Lessons learned from Airbnb about tourism recovery post-pandemic

By Marian Makkar, Amanda Spry, Jessica Vredenburg | 20 December 2021
Credit: Kyle Glenn at Unsplash

By Marian Makkar, RMIT University, Amanda Spry, RMIT University, Jessica Vredenburg, Auckland University of Technology

In Australia, state and international borders are reopening and travel is back on the table, just in time for the holidays. For the tourism industry, this signals the start of the road to economic recovery out of the latest COVID-19 lockdowns.   

However, this presents new challenges to accommodation providers. Travellers’ expectations have changed, and social interactions look different – even since this time last year. Additionally, accommodation providers must be vigilant to changes in COVID-19 regulations and rules and adapt their offerings to ensure compliance and safety.

These challenges are even greater for ‘peer to peer’ accommodation businesses, such as individuals or families who rent their own homes through sharing platforms like Airbnb. Airbnb is no stranger to major disruption. Since its inception in 2008, Airbnb transformed how and where people stay when travelling. They have seen business boom as now, more than ever, people are taking full advantage of not being anchored to major cities and are trying out different ways of living.

Airbnb’s original ethos promised travellers they can ‘Belong Anywhere’ and enjoy ‘Living like a Local’.  Delivering on this ethos meant guests making social connections with hosts and locals as well as providing a sense of homeliness and uniqueness not commonly found in the average hotel.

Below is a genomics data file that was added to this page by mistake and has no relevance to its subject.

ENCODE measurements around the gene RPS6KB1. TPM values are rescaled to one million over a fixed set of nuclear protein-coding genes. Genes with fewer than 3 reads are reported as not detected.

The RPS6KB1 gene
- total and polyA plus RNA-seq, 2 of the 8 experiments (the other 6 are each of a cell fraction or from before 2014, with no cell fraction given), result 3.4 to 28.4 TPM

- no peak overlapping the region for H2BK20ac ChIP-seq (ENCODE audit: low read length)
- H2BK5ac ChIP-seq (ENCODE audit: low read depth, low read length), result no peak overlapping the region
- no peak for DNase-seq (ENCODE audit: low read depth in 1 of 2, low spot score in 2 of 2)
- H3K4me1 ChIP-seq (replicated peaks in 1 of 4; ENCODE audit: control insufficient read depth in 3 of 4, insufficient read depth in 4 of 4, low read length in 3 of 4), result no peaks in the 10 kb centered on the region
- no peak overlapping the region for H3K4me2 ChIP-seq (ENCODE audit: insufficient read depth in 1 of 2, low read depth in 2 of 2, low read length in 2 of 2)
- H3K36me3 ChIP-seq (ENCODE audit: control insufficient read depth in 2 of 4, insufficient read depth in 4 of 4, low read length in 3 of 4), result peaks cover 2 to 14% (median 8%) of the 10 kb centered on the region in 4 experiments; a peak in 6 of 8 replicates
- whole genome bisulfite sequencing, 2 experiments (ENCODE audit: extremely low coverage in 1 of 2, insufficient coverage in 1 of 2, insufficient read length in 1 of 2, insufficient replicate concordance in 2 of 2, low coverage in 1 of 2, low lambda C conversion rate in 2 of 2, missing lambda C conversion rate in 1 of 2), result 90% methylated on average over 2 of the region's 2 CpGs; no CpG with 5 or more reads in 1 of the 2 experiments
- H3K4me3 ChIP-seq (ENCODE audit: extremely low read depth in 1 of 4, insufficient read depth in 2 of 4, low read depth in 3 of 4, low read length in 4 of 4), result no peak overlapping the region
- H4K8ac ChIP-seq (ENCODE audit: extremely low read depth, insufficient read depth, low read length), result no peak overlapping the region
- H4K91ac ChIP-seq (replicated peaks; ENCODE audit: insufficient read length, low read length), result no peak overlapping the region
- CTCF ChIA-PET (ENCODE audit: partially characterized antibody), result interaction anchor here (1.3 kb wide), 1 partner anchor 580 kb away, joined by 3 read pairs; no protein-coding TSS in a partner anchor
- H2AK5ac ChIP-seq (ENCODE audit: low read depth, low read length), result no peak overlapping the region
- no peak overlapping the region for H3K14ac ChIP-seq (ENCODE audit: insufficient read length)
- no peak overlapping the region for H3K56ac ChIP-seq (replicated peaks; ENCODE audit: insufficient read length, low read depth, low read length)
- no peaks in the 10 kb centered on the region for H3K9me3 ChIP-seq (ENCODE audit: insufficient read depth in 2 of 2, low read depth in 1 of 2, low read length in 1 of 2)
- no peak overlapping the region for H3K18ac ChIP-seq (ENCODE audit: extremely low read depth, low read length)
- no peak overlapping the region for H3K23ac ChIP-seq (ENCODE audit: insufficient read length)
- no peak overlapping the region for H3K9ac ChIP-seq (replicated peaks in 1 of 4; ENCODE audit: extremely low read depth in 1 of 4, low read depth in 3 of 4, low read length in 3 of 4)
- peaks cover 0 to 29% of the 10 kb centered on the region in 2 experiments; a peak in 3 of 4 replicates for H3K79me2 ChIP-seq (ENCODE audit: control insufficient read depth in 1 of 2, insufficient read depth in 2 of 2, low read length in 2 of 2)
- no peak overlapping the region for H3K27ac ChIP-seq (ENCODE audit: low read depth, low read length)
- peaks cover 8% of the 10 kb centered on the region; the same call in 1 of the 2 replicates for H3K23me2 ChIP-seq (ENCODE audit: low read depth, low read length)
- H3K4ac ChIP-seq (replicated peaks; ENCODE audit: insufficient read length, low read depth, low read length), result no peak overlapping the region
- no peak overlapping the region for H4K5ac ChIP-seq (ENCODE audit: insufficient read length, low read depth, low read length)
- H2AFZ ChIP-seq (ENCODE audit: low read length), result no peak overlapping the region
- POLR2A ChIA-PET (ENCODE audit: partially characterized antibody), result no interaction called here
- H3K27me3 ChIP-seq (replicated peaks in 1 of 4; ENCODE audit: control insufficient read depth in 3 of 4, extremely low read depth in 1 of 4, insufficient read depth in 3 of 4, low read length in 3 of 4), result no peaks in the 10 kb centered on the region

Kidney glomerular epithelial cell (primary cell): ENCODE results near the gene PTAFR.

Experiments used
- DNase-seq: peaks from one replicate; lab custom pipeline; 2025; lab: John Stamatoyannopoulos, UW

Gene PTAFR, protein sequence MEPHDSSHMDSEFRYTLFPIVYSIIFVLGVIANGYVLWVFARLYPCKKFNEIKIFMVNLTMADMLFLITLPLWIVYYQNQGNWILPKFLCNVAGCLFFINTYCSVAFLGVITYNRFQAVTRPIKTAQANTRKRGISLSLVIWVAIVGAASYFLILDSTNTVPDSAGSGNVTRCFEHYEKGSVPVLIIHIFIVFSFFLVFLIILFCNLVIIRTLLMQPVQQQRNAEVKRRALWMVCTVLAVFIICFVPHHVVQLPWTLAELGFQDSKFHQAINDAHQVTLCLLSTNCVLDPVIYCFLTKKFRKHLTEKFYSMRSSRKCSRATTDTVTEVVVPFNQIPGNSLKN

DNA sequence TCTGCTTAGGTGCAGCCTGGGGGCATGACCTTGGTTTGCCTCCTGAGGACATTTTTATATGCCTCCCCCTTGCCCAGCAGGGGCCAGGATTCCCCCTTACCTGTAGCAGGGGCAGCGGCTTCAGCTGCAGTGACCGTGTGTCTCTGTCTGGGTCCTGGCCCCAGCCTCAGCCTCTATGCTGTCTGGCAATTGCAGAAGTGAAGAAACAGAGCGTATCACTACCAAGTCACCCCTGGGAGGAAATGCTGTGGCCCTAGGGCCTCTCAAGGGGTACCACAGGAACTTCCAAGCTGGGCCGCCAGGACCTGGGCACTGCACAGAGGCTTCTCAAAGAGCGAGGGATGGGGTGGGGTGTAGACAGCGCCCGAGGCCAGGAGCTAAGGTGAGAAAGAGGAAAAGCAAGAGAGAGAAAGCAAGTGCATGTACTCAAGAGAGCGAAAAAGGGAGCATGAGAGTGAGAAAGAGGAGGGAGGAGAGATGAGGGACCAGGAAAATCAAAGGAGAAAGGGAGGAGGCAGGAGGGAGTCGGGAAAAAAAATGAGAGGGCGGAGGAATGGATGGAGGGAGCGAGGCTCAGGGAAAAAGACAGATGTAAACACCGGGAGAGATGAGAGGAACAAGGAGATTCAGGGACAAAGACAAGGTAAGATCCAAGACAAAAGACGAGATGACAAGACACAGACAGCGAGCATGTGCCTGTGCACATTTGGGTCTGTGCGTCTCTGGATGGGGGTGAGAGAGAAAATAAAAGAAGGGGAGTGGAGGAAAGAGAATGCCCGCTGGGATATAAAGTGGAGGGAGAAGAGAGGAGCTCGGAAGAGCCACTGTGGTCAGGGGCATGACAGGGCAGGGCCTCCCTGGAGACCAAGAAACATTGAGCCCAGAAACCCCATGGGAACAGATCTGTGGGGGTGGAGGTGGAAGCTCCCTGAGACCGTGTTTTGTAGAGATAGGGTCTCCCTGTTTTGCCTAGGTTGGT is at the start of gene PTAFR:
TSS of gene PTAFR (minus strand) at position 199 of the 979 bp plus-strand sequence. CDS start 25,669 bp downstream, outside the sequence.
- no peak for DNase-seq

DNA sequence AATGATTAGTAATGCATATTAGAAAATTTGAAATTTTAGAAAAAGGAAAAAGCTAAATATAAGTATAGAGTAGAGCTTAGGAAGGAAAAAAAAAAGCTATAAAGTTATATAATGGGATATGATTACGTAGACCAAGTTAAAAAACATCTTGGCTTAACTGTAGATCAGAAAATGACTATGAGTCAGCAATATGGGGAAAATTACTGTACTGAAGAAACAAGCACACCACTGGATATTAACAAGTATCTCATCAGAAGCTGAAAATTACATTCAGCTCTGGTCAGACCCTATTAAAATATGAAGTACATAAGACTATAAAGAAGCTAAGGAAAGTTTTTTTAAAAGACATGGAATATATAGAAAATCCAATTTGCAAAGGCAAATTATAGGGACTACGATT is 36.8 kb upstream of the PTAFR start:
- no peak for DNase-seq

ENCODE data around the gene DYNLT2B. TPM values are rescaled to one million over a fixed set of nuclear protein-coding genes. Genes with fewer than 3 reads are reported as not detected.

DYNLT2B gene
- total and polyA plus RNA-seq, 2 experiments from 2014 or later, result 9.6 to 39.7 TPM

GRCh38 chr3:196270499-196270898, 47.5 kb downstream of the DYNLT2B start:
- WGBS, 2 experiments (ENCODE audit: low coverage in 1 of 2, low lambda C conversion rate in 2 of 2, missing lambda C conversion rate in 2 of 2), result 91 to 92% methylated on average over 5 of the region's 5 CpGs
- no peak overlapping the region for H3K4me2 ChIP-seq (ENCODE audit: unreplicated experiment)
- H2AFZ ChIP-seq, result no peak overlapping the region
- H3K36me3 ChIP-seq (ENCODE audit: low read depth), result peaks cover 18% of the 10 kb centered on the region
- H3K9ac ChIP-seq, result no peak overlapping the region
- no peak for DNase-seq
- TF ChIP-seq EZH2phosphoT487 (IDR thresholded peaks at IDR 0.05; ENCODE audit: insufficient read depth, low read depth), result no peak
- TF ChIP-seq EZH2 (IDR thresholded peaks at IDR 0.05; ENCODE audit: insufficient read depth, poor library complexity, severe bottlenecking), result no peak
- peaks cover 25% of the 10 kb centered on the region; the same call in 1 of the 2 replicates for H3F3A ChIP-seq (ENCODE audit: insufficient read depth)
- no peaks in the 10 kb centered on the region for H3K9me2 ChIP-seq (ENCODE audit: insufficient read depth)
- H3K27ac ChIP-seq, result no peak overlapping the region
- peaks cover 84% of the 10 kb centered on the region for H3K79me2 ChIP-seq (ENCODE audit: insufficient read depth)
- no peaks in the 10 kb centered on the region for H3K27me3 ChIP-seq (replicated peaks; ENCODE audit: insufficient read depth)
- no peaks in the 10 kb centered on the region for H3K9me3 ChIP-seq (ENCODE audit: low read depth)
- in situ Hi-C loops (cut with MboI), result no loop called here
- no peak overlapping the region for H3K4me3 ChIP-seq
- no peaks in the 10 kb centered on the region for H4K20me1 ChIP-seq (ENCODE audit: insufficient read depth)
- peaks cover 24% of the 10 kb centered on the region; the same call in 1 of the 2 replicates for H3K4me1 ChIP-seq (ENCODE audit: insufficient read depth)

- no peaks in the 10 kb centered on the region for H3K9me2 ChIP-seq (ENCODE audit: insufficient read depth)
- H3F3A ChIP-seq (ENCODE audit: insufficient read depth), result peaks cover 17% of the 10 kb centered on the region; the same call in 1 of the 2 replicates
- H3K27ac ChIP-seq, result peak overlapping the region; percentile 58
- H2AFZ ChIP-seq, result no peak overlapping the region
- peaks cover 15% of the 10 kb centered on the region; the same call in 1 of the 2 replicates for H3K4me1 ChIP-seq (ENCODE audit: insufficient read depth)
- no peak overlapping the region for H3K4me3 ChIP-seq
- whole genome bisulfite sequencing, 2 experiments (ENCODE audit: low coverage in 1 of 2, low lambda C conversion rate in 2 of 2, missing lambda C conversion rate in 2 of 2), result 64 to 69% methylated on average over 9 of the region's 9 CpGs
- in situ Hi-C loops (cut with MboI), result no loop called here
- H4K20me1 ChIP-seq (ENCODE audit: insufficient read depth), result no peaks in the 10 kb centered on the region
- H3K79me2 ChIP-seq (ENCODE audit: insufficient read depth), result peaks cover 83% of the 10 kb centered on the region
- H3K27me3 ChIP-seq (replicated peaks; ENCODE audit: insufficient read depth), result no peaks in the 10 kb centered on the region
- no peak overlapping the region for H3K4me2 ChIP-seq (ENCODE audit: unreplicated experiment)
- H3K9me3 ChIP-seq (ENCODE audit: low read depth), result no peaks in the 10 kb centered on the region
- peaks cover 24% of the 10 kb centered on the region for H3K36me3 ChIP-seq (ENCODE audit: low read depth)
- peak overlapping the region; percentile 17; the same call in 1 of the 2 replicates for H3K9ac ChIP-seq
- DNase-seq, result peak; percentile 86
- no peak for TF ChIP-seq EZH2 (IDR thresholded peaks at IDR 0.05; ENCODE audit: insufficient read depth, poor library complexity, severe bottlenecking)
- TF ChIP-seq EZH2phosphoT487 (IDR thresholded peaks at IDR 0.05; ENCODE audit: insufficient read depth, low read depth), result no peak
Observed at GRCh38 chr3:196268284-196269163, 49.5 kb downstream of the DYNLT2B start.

How does this translate to the post-pandemic travel experience? What can local, small accommodation providers learn from industry powerhouses like Airbnb to improve their guests’ comfort and experience and their own business performance this holiday season?

Make your home a destination for ‘staycations’ and ‘workcations’

Earlier in the pandemic, Australians were incentivised to travel close to home through the idea of the ‘staycation’. A newer emerging phenomenon is the ‘workcation’ – capitalising on the flexibility of remote working that looks set to stay post-pandemic.

Airbnb successfully promoted their homes for business travellers well before the pandemic, showcasing facilities like WIFI and work-friendly desk spaces. Being a digital nomad now has wider appeal with more people dialling in from a remote office. This blurs the lines between life, travel, and work and holidays are no longer a seasonal occasion. Local accommodation providers can adopt Airbnb’s strategy, promoting homes as workcation destinations. 

Social connection in a time of social distancing

The desire for social connection is high but so is the need to observe social distancing. How can this conundrum be managed by local accommodation providers?